Lezo decided to sink his ships at the narrow entrances to Cartagena’s harbor to impede the incoming British. The barricade didn’t hold forever; the British eventually got into the harbor and even tried to use one of Lezo’s ships as a makeshift battering ram.
But crucially, the sunken ships and Cartagena’s formidable fortifications bought Lezo time. Vernon’s men soon began to fall ill with yellow fever and other tropical diseases, a situation only worsened by the British fleet’s meager supplies.
Several months later, Vernon was forced to abandon his siege of Cartagena, after a land assault was repulsed by Spanish militias under Lezo’s command. At least 5,000 British troops died, many from illness. Fewer than one out of every six American colonists who joined the British forces returned alive.
“It was rather a bit of a debacle,” says Harding. “I think it surprised the British tremendously.”
The unexpected victory not only cemented Spanish dominance in the Caribbean until the Seven Years’ War; the heroism of Blas de Lezo and his forces also became celebrated and central to Colombia’s cultural heritage.
“Despite his physical conditions, Blas de Lezo stood his ground until the bitter end,” says Cairo, making him “one of these characters who has enormous cultural and historical value, even today.”
The battle also glancingly affected U.S. history. Lawrence Washington, one of the surviving colonists, later named his family’s estate after his commanding officer, giving rise to Mount Vernon—the homestead of Lawrence’s more famous half-brother, George.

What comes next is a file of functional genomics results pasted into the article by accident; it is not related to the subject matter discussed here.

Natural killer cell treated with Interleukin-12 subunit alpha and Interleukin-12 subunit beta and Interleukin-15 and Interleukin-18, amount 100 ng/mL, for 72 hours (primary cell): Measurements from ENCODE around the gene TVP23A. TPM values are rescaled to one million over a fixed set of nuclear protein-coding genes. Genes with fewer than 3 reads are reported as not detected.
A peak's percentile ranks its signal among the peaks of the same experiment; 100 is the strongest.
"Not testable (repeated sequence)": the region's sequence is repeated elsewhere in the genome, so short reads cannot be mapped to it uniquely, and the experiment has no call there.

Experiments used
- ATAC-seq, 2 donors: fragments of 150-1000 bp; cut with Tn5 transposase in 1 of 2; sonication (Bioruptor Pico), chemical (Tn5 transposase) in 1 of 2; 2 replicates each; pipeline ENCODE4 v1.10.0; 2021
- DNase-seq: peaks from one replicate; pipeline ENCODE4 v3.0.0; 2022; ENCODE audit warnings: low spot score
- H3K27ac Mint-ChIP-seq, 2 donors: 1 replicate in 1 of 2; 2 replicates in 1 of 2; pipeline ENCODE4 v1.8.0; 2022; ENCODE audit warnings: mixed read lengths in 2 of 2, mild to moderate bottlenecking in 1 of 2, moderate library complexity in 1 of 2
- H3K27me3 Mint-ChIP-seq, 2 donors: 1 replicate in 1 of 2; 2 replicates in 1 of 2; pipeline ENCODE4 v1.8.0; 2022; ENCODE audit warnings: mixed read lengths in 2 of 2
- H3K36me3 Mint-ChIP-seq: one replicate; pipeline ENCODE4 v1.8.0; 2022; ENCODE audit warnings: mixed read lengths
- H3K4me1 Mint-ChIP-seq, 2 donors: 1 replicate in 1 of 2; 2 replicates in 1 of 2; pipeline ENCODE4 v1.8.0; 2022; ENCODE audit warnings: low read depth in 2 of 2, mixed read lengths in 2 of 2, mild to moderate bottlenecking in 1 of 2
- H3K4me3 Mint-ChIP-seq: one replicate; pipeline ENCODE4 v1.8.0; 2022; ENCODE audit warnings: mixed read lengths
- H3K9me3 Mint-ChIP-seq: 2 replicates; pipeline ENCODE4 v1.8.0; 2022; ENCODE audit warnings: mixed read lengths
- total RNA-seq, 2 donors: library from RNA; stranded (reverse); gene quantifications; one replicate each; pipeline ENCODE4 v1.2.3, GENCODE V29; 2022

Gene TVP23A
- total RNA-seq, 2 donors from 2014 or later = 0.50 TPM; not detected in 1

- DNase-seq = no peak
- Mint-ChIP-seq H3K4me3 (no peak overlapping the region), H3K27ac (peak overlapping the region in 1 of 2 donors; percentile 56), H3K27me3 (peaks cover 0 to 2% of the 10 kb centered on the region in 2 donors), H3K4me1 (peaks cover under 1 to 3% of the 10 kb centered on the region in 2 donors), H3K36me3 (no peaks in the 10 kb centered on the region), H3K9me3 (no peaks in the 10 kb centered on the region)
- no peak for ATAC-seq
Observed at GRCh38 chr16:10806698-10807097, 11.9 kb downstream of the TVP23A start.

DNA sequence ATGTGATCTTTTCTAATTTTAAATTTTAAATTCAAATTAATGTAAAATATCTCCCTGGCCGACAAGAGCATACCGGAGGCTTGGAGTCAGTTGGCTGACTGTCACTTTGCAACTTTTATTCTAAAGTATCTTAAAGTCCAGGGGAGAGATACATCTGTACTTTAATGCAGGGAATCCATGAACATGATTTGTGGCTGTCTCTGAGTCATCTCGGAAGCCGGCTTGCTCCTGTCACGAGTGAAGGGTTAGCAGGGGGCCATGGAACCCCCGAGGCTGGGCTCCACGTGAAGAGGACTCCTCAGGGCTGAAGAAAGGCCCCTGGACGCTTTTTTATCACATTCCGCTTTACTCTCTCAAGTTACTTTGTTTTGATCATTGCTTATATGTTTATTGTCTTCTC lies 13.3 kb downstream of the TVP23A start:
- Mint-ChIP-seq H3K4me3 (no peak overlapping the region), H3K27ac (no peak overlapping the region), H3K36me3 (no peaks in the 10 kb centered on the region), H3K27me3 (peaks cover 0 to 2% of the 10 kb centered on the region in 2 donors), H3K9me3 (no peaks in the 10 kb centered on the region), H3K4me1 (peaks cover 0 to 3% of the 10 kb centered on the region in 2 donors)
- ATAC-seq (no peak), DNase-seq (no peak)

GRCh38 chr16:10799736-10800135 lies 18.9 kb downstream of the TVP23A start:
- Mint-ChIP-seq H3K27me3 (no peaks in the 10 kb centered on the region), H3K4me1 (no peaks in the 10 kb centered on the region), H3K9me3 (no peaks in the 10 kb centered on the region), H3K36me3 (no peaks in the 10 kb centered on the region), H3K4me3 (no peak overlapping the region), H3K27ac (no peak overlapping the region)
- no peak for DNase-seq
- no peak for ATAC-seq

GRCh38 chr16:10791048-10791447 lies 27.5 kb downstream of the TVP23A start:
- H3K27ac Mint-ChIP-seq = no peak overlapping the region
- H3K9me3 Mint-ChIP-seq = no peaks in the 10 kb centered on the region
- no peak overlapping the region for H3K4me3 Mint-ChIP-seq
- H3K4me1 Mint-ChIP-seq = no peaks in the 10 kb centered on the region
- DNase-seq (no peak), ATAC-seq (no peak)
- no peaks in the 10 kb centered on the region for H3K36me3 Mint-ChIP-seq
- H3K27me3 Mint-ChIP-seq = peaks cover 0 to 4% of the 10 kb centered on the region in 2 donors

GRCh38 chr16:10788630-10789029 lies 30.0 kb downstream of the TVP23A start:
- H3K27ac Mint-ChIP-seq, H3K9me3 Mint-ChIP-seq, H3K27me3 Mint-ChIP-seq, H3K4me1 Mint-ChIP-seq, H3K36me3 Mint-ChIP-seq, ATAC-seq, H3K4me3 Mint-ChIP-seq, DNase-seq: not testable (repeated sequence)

An Accidental Find
Cairo and his colleagues didn’t intend to find one of Lezo’s fabled sunken warships. In 2014, the Colombian Institute of Anthropology and History (ICANH) commissioned a routine survey of the area in preparation for a dredging project. Sonar and magnetometer sweeps detected anomalies on the seafloor within the Bocachica (“small mouth”) entrance to the harbor, which turned out to be the ship.
In addition to the vessel’s wooden structure, dives to the site have yielded fragments of ceramic, metal, glass, and ballast, all of which are consistent with an 18th-century ship of Spanish make. Though more analysis is necessary to verify the ship’s association with the 1741 battle, the site’s alignment with historical maps—and signs that the ship may have burned before sinking—suggest that the vessel may be the San Felipe, among the largest of the ships that Lezo sunk.
“It’s like a puzzle [with] many clues,” says Cairo.
The site’s ongoing management signifies a landmark collaboration between the Fundación Terra Firme and a vast array of Colombian government institutions, all of which are working toward an eventual plan to excavate and protect the shipwreck.
“It’s perhaps the first site that’s been developed in Colombia with these characteristics,” says Ernesto Montenegro, an underwater archaeologist and the director of ICANH. “This is a step forward for Colombian archaeology.”
The unprecedented effort is striking to Cairo’s colleagues, who hail from across Latin America.
“Maritime archaeology is just getting started in Colombia,” says Cristian Murray, an Argentine archaeologist collaborating with Cairo. “But nowadays, it’s beginning mightily.”